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Pineland M.B. Church, Inc.

Pineland People on the Move

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This page will keep you up to date on what's going on at our church.

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After School Tutoring Every Wednesday at 5Pm

Ther will be a workshops held at the church:

Saturday January 12, 2008 from 9 AM to 12 AM



April 26 Pastor's  Anniversary Colors Light Blue and Black
may 9 Mother's Day prayer Breakfast 8:30 am at the Madison County Central School cafeteria. Col;ors are Red and White
On befalf of the Ogranizational Team, we would like to thank everyone that participated in the games, Chat & Che2w Friday night. There were at least 60 mimbers and non-members in attendance. Sis Tami Brown-Wilsonl


APR. 22 Tori Boatman

APR. Pearlie Williams

APR. 23 Marcia Stevens

APR. 24 Siema Baynor

Sick and Shut In  and Prayer List
Friday Night Youth Get together



This week Sunday School Lesson:


APRIL 26, 2009

Unifying Topic: Bringing New Life to Those in Need

Background Scripture: Acts 9:32-43

Scripture: Acts 9:32-43

MAIN THROUGHT: And forasmuch as Lydda was nigh to Joppa, and the disciples had herd that Peter was there, they sent unto him two men, desiring him that he would not delay to come them. (Acts 9:38KJV)

From the way that Saul is introduced into Acts, one might expect the story to continue to follow his work. Instead, we find a transition story highlighting the work of Peter outside of Jerusalem. We have two miracle stories here, following the common Lukan pattern of matching two stories with one male and one female character.

The first healing of the paralysed man, Aeneas, with Peter’s command to “Rise and make your bed,” may bring to mind the healing of another paralysed man by Jesus (Luke 5:17-26) during which Jesus tells the man to “Take up your bed and walk.”

The second healing again has echoes of previous healings, namely resuscitation healings by the great prophets Elijah and Elisha as well as by Jesus. This story is much more expanded than the first, with some intriguing details.

Tabitha is the only woman to be named as a disciple in the New Testament. In the gospels we have narrative portrayals of women as ideal disciples, yet they are never referred to as such. Tabitha is a disciple, and her distinct ministry is to the poor widows in the community. It seems that Tabitha uses her own resources to care for the widow’s needs. She is such an integral part of the community in Joppa that two male representatives are dispatched to plead for Peter’s help. Could she have been one of the founders of the community? Perhaps. It is because of the community’s insistence, Peter comes to Joppa and restores Tabitha to life.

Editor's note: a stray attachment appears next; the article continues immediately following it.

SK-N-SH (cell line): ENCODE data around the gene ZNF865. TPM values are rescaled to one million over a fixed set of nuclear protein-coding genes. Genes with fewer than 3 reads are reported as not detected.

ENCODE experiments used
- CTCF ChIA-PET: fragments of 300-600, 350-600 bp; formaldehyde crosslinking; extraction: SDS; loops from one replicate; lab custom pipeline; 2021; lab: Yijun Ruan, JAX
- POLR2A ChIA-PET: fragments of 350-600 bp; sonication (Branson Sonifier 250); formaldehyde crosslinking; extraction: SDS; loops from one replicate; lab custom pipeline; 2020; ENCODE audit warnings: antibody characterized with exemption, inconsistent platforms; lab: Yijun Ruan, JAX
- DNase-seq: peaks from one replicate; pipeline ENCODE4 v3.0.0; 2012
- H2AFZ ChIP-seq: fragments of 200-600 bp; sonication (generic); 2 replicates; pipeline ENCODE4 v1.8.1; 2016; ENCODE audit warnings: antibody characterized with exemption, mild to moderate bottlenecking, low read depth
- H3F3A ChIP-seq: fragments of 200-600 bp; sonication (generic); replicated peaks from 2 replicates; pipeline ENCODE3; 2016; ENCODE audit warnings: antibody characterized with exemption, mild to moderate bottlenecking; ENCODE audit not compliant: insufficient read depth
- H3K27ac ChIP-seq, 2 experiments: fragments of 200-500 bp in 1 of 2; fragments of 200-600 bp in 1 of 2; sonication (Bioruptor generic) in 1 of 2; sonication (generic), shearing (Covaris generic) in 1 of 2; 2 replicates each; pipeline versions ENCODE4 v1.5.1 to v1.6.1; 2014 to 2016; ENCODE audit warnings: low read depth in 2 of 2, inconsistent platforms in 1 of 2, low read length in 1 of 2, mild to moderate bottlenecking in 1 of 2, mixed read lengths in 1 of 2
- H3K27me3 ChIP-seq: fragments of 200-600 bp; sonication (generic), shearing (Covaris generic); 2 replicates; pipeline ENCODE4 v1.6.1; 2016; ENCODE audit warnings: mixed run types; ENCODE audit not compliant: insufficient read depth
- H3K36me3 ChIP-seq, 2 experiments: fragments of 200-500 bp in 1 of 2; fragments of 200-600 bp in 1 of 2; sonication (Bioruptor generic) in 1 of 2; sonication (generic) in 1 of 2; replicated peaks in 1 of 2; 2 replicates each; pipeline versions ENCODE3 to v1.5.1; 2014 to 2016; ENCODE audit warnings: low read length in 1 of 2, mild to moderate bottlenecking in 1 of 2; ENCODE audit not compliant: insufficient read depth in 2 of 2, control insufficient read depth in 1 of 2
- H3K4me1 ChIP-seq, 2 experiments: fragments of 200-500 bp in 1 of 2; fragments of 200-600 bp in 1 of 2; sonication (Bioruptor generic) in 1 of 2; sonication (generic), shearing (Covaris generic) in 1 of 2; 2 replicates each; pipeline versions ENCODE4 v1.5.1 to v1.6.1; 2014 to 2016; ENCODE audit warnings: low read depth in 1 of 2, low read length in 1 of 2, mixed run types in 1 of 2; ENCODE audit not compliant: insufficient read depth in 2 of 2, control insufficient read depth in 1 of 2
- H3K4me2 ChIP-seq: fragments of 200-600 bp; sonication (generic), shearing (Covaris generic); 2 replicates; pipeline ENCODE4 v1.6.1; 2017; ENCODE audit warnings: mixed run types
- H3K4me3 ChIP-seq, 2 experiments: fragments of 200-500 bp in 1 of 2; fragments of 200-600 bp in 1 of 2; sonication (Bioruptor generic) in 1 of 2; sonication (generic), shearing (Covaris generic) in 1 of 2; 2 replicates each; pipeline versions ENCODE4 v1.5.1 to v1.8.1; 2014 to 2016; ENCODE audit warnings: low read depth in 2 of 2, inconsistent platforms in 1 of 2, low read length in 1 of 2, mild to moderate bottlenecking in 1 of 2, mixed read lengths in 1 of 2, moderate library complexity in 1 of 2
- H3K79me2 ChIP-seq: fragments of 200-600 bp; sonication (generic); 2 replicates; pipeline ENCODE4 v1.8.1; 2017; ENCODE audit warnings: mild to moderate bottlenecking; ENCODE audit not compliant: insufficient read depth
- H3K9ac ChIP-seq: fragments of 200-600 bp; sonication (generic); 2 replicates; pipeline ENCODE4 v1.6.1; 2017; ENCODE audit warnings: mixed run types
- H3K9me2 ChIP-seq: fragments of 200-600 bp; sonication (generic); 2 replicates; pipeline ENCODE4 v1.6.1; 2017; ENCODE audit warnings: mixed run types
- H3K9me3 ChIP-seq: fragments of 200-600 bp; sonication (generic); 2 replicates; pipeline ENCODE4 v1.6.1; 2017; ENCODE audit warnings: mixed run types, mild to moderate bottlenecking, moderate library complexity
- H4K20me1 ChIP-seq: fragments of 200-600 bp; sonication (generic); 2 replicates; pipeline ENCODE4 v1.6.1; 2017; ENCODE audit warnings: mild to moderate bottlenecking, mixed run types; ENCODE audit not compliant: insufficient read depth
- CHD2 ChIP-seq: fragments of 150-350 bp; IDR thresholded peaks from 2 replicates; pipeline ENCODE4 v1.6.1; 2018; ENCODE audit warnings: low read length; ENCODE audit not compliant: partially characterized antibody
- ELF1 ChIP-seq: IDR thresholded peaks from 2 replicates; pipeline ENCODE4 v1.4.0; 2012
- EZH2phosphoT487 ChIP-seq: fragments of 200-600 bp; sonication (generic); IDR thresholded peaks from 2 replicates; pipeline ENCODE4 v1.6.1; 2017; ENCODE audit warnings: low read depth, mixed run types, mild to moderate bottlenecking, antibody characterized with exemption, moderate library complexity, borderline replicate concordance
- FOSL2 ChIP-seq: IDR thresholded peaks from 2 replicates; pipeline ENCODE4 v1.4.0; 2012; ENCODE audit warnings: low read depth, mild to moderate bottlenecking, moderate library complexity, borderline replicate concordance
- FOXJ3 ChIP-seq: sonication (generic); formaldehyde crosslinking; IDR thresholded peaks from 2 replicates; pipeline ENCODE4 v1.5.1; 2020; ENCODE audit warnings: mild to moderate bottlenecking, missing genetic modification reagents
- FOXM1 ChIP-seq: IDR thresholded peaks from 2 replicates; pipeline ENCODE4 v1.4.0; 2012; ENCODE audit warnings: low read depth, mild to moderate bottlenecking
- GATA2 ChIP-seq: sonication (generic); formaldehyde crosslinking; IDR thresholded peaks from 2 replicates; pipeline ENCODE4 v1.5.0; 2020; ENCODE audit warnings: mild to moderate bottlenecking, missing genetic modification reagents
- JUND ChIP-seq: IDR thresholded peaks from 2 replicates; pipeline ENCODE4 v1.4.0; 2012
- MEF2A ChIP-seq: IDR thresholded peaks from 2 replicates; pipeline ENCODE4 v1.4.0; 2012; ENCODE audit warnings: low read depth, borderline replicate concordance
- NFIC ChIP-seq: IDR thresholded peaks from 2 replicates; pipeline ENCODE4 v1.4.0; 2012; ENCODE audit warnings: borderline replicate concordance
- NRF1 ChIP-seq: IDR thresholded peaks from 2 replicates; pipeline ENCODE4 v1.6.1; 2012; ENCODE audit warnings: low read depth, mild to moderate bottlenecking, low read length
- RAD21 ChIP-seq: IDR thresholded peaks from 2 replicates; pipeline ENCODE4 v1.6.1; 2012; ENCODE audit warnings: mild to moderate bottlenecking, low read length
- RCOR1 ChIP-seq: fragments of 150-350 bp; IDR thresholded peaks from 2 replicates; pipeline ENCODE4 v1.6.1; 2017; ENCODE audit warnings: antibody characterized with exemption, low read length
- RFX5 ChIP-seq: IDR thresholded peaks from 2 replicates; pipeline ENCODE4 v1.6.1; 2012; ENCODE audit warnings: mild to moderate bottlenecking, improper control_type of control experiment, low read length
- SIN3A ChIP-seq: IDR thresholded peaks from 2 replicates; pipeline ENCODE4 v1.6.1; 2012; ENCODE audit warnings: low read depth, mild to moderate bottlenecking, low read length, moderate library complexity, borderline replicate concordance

These two resuscitation stories connect Peter to the great history of God’s saving work. Peter is like the prophets (Elijah and Elisha); he is a continuation of the ministry of Jesus. Where the Holy Spirit is, life comes from death; hope comes from despair; healing comes from brokenness.

How do we as a faith community “advocate” for the healing of one in our midst?

Peter is also venturing out from Jerusalem. He has been with Phillip in Samaria. Now he is on his own, visiting communities of believers outside the Holy City. The gospel has broken out and spread–what part will Peter play in this new phase?

Where is the gospel moving today?
How are we as followers of Christ participating in the work of the Holy Spirit in our midst?
Is the Spirit moving you in a direction outside of your comfort zone? How will you respond?

The Good Shepherd Heals

April 26, 2009

Lesson: Acts 9:32-43

Key Verses: 9:33, 36


The Twenty-third Psalm reveals the Triune God, the Lord, as a shepherd. David testifies: “The Lord is my shepherd: I shall not want.” All that the child of God needs the Lord does provide, whether it be of a spiritual or physical matter. Within this Psalm there is peace that refreshes soul and body, redemption that restores the soul, righteousness that provides a good life, protection from the evil of the world, discipline that guides thoughts and actions, healing that comforts soul and body, presence of the Lord that gives confidence, and promise that assures an eternal dwelling place. Surely we are under the care of the Lord: “He that dwelleth in the secret place of the most High shall abide under the shadow of the Almighty. I will say of the Lord, He is my refuge and my fortress: my God; in him will I trust. …He shall call upon me, and I will answer him: I will be with him in trouble; I will deliver him, and honor him. With long life will I satisfy him, and show him my salvation” (Psalm 91).